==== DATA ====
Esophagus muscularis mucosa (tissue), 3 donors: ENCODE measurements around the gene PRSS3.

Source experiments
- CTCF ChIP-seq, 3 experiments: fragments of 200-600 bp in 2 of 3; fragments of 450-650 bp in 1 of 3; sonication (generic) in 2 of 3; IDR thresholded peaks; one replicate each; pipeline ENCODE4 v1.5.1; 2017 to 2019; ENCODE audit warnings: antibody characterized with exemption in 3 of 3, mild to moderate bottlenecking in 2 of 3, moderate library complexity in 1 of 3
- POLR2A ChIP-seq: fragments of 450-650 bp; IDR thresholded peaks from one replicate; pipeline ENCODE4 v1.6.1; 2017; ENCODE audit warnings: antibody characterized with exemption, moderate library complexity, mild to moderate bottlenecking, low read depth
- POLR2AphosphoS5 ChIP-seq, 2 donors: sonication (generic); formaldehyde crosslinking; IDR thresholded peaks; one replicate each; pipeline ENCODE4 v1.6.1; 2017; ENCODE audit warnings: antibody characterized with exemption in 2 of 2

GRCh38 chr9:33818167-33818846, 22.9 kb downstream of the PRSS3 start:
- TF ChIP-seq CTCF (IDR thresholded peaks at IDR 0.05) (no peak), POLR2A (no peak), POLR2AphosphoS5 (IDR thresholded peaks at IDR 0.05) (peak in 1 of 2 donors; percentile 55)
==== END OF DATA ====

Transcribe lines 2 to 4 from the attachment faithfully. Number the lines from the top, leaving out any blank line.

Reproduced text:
Source experiments
- CTCF ChIP-seq, 3 experiments: fragments of 200-600 bp in 2 of 3; fragments of 450-650 bp in 1 of 3; sonication (generic) in 2 of 3; IDR thresholded peaks; one replicate each; pipeline ENCODE4 v1.5.1; 2017 to 2019; ENCODE audit warnings: antibody characterized with exemption in 3 of 3, mild to moderate bottlenecking in 2 of 3, moderate library complexity in 1 of 3
- POLR2A ChIP-seq: fragments of 450-650 bp; IDR thresholded peaks from one replicate; pipeline ENCODE4 v1.6.1; 2017; ENCODE audit warnings: antibody characterized with exemption, moderate library complexity, mild to moderate bottlenecking, low read depth